She’s no sugar coated country queen – in fact Brandy Clark offers biting commentary on 21st century living with a strong emphasis on powerful women fighting to be seen and heard. HRH Mag wanted to know more…
Brandy Clark is no barrel of laughs. But she likes it that way. Without her uniquely cynical take on a series of utterly depressing scenarios and compelling tales of triumph in the face of of adversity there would be no depth to the Clark canon. And with only two solo albums to her name it’s already deeper than most of the emotional scars the 42-year-old proudly carries as colourful badges of honour.
Of course the Washington native has been around a lot longer than her personal discography would suggest. A prolific and successful songwriter, Clark has penned standout tunes for a Who’s Who of Nashville royalty including Kacey Musgraves, Reba McEntire, Miranda Lambert, Keith Urban and Darius Rucker.
But thank the Lord she had the courage of her conviction and struck out as a solo artist: her lyrics are legendary but catch the multi-talented artist up close and personal and it’s immediately clear just how powerful and affecting her vocal range can be. On this latest UK run it’s little wonder fans have been leaving venues open mouthed and craving more – Clark has never sounded better.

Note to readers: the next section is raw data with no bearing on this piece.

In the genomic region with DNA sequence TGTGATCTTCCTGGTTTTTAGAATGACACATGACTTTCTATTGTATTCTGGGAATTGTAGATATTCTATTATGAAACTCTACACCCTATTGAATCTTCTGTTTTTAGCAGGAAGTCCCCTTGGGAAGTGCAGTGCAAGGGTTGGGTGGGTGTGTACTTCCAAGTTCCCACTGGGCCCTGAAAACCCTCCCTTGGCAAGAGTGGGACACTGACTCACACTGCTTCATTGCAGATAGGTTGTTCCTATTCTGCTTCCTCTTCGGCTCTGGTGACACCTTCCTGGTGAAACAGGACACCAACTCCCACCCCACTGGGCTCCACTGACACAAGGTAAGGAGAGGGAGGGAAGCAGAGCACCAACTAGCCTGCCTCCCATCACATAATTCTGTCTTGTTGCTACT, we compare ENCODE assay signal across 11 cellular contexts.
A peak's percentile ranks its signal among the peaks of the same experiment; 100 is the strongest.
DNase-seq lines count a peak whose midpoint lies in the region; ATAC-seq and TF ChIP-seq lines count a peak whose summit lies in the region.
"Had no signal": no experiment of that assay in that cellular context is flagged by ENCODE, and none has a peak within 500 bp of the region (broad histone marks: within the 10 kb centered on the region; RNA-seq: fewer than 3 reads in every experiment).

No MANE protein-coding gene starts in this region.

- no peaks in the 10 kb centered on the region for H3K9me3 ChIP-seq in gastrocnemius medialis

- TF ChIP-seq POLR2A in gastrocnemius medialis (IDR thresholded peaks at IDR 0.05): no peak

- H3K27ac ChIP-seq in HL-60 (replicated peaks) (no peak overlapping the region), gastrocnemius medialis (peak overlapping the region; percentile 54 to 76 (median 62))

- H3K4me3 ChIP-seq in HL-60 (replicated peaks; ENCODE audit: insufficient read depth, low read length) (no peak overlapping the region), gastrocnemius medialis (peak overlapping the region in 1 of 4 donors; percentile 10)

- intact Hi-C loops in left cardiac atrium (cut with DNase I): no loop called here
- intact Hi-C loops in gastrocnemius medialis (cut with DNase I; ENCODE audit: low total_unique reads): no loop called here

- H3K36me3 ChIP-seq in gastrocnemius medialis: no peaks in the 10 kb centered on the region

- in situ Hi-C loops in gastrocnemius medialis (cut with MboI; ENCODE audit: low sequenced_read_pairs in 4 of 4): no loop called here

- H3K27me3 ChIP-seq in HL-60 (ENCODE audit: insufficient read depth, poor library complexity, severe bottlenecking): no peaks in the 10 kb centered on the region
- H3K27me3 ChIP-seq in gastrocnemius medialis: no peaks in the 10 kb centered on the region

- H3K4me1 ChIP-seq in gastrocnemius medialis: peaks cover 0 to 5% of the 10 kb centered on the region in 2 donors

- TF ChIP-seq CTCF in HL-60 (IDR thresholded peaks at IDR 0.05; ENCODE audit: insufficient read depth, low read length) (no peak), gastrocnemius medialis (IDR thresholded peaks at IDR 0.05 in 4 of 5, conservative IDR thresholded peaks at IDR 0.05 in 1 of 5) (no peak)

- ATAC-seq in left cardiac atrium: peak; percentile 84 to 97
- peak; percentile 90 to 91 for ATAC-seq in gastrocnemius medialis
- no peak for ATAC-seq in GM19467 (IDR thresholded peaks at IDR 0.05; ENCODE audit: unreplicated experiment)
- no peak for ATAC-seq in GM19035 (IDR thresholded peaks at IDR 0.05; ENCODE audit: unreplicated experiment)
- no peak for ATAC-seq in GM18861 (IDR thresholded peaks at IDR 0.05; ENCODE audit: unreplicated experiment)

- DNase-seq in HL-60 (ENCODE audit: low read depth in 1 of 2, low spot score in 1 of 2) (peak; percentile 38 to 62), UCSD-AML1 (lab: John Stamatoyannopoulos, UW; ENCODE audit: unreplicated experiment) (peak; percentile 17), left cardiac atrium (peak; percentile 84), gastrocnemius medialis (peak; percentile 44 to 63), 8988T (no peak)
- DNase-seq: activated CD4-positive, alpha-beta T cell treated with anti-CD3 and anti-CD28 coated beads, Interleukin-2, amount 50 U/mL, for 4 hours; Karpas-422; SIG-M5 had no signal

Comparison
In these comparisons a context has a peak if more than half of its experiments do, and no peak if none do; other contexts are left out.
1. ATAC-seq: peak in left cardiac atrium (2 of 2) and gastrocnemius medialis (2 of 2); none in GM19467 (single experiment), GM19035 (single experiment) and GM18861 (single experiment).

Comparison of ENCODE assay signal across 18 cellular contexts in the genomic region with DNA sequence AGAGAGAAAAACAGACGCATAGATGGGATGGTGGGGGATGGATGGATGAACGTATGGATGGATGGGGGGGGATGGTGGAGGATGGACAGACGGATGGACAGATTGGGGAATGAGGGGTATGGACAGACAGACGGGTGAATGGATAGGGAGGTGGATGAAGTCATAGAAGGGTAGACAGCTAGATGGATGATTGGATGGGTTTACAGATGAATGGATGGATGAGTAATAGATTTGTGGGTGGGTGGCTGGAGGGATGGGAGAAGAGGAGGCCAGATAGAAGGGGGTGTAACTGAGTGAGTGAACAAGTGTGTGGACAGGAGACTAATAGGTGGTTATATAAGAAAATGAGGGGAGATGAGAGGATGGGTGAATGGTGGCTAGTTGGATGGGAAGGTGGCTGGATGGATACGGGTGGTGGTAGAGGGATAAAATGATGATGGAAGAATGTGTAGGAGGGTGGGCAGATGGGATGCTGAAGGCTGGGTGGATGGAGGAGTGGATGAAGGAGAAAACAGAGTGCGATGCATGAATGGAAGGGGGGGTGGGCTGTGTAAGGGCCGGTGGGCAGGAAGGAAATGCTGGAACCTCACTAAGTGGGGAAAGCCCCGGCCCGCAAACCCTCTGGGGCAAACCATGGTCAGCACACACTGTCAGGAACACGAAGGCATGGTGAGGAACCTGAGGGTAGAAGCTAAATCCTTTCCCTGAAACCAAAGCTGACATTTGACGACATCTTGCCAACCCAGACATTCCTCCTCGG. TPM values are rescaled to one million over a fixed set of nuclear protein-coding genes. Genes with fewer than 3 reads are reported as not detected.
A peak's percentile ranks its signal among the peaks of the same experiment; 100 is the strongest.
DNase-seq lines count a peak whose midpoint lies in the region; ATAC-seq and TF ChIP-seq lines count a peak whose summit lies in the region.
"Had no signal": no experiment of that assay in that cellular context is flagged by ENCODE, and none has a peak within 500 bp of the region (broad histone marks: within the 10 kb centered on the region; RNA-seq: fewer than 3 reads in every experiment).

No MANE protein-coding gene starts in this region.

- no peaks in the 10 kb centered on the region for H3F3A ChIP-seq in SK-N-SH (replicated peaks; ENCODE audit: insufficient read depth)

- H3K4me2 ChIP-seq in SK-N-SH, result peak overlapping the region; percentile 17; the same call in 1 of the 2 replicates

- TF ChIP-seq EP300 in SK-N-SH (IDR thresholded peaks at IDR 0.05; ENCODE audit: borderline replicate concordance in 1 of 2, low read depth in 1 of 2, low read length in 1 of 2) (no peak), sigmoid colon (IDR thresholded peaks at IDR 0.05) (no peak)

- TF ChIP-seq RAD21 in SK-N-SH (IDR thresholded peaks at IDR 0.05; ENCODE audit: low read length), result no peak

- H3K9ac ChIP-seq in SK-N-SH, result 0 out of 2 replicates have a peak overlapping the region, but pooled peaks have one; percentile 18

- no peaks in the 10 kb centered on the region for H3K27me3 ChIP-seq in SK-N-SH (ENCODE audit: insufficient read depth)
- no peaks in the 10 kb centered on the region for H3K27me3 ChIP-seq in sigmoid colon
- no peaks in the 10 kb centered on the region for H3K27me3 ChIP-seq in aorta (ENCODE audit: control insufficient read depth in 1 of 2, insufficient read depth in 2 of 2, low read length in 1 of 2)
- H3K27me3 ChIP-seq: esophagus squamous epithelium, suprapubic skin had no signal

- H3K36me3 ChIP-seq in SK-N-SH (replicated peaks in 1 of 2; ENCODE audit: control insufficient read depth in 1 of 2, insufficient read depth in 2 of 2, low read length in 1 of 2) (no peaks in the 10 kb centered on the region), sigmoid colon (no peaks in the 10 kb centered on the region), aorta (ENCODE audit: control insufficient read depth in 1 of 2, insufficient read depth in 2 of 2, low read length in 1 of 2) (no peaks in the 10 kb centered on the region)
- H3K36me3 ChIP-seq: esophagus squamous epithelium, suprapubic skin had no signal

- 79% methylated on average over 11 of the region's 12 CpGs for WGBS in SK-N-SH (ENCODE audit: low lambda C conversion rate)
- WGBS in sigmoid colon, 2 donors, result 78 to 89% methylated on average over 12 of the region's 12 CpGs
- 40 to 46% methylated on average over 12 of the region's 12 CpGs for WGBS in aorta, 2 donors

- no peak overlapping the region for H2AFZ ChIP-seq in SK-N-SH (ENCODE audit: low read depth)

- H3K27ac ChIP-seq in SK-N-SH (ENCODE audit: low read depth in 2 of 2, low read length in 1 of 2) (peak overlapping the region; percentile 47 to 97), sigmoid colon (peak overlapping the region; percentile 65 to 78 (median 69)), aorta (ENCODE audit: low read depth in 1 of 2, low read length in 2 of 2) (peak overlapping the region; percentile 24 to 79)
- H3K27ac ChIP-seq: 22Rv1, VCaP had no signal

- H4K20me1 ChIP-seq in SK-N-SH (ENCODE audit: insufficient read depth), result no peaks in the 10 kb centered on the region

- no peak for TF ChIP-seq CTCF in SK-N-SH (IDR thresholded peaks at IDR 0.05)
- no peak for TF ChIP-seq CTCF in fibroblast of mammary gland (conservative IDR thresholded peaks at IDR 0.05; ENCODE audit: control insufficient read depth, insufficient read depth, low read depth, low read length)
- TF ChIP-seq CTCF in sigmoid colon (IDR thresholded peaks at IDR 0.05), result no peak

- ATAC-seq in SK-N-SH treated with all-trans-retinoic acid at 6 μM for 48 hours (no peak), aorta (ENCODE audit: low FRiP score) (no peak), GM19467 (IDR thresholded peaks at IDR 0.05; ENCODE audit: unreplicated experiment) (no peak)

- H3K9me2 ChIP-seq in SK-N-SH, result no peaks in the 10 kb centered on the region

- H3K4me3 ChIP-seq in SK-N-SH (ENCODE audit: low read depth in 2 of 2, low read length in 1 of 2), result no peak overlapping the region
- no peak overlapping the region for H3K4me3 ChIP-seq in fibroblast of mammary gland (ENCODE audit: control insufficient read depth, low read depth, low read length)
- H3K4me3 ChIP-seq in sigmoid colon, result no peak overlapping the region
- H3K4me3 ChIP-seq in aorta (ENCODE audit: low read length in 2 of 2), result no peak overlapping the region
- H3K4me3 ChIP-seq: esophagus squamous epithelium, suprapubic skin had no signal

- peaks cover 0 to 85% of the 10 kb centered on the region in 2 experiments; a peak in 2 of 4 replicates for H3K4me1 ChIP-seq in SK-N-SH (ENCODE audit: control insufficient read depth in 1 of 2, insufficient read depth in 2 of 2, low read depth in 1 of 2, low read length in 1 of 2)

Second album Big Day In A Small Town might be 14 months old but there’s plenty of life in the Grammy nominated record yet. Stripped down – and benefitting from the beautiful tone of an upright bass – the very best songs from Clark’s breakthrough release screamed authenticity, emotion and a social consciousness.
Yes, there are the recurring themes of alcohol, tobacco, single moms and dirty dishes but there’s no bland repetition. By her own admission Clark regularly revisits her favourite subject matter for fresh inspiration but each take on a familiar story boasts a biting twist. And the title track to Big Day In A Small Town also happens to benefit from an ear worm of a riff.
But back to that voice. Clark veers from soulful to sultry, gritty to graceful and everything in between. It’s utterly enchanting, reassuringly expressive and deeply engaging – maybe it shouldn’t come as so much of a surprise but compared to Clark’s often understated studio work, her live show is on a different level.
Opener Hold My Hand – hilariously missed by a latecomer who went on to request it during the encore – encouraged a wrapt crowd to follow their favourite every step of the way. They did so loyally but the reaction was initially reserved: perhaps the majority were simply in awe of the unfolding drama.
Hungover and Daughter are symptomatic of Clark’s ability to cut to the chase and deliver those uncomfortable truths – both were brilliant highlights here. That it took until her late 30s for one of country music’s most fearless performers to find her voice is truly remarkable and just a tad confusing. But where Clark is concerned it’s a case of better late than never.
Expect the supremely talented singer songwriter to enjoy many more big days in small towns. And a few big days in huge cities. It’s the least Clark deserves.